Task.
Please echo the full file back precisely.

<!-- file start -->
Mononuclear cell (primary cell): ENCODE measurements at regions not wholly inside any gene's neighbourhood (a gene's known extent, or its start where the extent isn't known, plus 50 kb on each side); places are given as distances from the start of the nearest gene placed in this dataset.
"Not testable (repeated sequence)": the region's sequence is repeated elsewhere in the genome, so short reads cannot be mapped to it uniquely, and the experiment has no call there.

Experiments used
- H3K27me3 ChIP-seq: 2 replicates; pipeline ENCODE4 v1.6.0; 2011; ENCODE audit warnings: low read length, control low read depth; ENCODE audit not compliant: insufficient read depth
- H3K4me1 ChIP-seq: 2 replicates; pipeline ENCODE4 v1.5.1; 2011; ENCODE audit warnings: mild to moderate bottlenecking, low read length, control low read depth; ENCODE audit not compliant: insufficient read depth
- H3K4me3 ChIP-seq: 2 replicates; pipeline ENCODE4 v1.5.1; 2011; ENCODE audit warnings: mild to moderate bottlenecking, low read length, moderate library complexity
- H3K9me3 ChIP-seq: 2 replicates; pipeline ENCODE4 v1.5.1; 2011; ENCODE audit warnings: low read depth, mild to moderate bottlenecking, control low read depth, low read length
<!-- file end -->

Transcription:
Mononuclear cell (primary cell): ENCODE measurements at regions not wholly inside any gene's neighbourhood (a gene's known extent, or its start where the extent isn't known, plus 50 kb on each side); places are given as distances from the start of the nearest gene placed in this dataset.
"Not testable (repeated sequence)": the region's sequence is repeated elsewhere in the genome, so short reads cannot be mapped to it uniquely, and the experiment has no call there.

Experiments used
- H3K27me3 ChIP-seq: 2 replicates; pipeline ENCODE4 v1.6.0; 2011; ENCODE audit warnings: low read length, control low read depth; ENCODE audit not compliant: insufficient read depth
- H3K4me1 ChIP-seq: 2 replicates; pipeline ENCODE4 v1.5.1; 2011; ENCODE audit warnings: mild to moderate bottlenecking, low read length, control low read depth; ENCODE audit not compliant: insufficient read depth
- H3K4me3 ChIP-seq: 2 replicates; pipeline ENCODE4 v1.5.1; 2011; ENCODE audit warnings: mild to moderate bottlenecking, low read length, moderate library complexity
- H3K9me3 ChIP-seq: 2 replicates; pipeline ENCODE4 v1.5.1; 2011; ENCODE audit warnings: low read depth, mild to moderate bottlenecking, control low read depth, low read length